Long Term Keywords – Long term keywords may not offer the dramatic spikes of shorter-term keywords, but their value sustains more over time. These words earn traffic consistently over time, usually by presenting a topic that is informative or educational. Education is king. And the more content you can generate that is a true educational resource for your target clients, the more views you will gain over the long term. In general, we want to build “evergreen” content that continues to drive value for years to come.

Product-Defining Keywords – These keywords are the specific phrasing used to best describe your product or service. Examples of product defining keywords: bicycle helmet, bicycle handlebars, bicycle pedals and bicycle frame. These keywords will gain a great amount of relevant traffic but typically at a high price unless it is a very niche offering.

Customer-Defining Keywords – Customer Defining Keywords are a set of keywords that define a specific group of individuals. For example: Cubs Fan Club. While these words may tell us less about the specific intent of the search term, they tell us even more about the user behind the search. Sometimes, we want a marketing strategy to target a group rather than an intent, and these terms are just the ticket.

Geo-Targeting Keyword – Geo-Targeting Keywords pertain to locations and help obtain viewers from local business entities. Google tries to level the playing field for local businesses by providing opportunities for local businesses’ search results within relevant geographies. Geo-Targeting Keywords should be included in the SEO efforts of virtually all websites, taking advantage of free local marketing value from Google.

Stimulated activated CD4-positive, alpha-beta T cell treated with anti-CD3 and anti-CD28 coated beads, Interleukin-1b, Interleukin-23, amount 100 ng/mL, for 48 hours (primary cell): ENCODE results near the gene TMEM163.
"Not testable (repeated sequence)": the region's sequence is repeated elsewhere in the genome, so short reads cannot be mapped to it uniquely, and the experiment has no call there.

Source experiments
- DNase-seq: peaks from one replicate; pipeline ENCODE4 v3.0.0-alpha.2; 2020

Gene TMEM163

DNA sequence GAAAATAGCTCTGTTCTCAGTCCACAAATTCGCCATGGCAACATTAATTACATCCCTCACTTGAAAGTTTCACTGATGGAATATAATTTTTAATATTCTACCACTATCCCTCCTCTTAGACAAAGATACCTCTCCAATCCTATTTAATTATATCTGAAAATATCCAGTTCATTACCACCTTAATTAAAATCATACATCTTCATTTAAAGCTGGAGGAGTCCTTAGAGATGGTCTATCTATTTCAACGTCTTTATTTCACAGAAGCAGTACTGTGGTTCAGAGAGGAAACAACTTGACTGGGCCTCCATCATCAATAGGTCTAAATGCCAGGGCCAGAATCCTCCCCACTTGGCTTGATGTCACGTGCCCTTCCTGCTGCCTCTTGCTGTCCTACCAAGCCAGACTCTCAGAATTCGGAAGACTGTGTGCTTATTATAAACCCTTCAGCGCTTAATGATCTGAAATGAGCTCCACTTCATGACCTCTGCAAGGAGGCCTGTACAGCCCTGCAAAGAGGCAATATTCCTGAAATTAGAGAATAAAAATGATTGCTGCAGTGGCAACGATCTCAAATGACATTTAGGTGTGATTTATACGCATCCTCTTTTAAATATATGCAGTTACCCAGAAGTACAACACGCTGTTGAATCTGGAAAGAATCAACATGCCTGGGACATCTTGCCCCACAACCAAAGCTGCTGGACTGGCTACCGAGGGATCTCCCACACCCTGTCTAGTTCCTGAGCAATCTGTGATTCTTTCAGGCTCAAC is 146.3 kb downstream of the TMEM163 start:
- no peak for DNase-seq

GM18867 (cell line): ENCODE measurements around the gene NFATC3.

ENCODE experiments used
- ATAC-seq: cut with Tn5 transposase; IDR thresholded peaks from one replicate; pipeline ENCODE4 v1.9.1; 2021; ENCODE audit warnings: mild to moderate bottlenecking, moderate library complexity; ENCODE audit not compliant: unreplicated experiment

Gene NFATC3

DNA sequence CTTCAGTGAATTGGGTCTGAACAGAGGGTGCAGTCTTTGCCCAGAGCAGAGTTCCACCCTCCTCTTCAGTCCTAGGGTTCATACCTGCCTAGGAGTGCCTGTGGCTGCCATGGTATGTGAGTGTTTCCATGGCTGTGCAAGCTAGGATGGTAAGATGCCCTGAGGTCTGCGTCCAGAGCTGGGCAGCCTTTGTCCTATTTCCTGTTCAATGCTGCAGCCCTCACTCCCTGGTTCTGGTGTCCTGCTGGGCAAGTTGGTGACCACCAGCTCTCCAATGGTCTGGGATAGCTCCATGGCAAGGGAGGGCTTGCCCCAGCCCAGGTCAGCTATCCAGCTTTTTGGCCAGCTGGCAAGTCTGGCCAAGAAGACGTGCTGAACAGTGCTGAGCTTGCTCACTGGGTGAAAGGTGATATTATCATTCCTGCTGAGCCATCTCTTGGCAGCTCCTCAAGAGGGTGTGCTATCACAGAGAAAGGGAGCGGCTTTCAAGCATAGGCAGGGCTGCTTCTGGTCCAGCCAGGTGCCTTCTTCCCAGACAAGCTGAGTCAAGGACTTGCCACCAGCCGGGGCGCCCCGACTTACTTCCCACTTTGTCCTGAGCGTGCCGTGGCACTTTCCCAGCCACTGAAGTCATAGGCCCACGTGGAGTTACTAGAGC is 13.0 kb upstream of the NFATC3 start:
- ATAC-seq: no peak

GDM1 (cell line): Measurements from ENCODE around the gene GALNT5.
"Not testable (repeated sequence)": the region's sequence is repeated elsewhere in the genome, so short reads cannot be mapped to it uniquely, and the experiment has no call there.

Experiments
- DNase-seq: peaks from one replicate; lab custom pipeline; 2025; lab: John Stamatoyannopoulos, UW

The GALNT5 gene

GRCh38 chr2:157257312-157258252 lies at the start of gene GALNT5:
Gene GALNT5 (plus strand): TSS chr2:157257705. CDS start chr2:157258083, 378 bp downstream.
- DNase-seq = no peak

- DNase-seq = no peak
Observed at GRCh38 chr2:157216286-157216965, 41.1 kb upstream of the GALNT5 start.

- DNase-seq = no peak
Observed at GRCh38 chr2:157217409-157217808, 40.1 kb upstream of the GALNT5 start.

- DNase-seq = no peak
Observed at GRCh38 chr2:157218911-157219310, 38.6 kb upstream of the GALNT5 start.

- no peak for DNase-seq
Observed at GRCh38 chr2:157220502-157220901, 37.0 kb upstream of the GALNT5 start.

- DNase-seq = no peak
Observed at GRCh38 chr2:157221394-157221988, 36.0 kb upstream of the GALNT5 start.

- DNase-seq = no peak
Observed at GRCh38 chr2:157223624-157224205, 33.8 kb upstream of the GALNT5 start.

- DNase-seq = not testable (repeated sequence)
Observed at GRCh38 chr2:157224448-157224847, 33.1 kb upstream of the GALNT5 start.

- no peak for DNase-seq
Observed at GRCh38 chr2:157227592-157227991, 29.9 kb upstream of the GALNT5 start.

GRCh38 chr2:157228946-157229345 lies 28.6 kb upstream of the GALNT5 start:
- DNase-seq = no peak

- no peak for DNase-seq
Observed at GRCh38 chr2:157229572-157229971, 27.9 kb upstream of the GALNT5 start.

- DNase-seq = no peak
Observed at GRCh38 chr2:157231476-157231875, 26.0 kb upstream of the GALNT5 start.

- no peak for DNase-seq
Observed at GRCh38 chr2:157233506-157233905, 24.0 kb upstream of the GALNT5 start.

LSI (Latent Semantic Indexing) Keywords – LSI Keywords are keywords with a data-based correlation with specific other keywords. Folks tend to think of LSI keywords as synonyms, and that can be true, but this definition slightly misses the mark. Consider the search terms “Google” and “Android Apps.” They’re not synonyms at all, and they don’t contain any of the same words. Yet it’s almost certain that these terms are used by an overlapping group of users, a fact that’s sure to show up in Google’s algorithm. The upshot is that Google will use LSI to determine the “true” relevance of your website. This fact makes building up content that’s useful to your target customers can be valuable, even when each piece isn’t built on a directly relevant keyword.

Intent Keywords – These golden nuggets give us precise information about not only what a user is searching about, but what they’re trying to do. Someone searching “IT Consulting 101” is doing background reading, they’re highly unlikely to be a customer. Someone searching “IT Consultants in my area” is a more serious prospect. Someone searching “IT Consultant Rates and Services” is a red hot target with a specific interest in making a purchase decision sooner rather than later. Terms with highly specific intent may post extremely low overall traffic numbers, but this traffic can potentially be extremely focused toward high-value prospects.

Shaping Keyword Insight into a Digital Marketing Strategy

You don’t necessarily need content covering hundreds of keywords across all of these categories to succeed. The point of these categories isn’t to be exhaustive, but to show how subtly keyword selection interacts with user intent (a subtlety Google is paying brilliant mathematicians to have captured in its search results).

That’s why, even though keywords are at the foundation of any successful digital marketing strategy, they only matter to the extent they help us connect with and sell to relevant customers. Building huge amounts of traffic to keywords that aren’t ultimately connected to your target customers won’t generate any returns.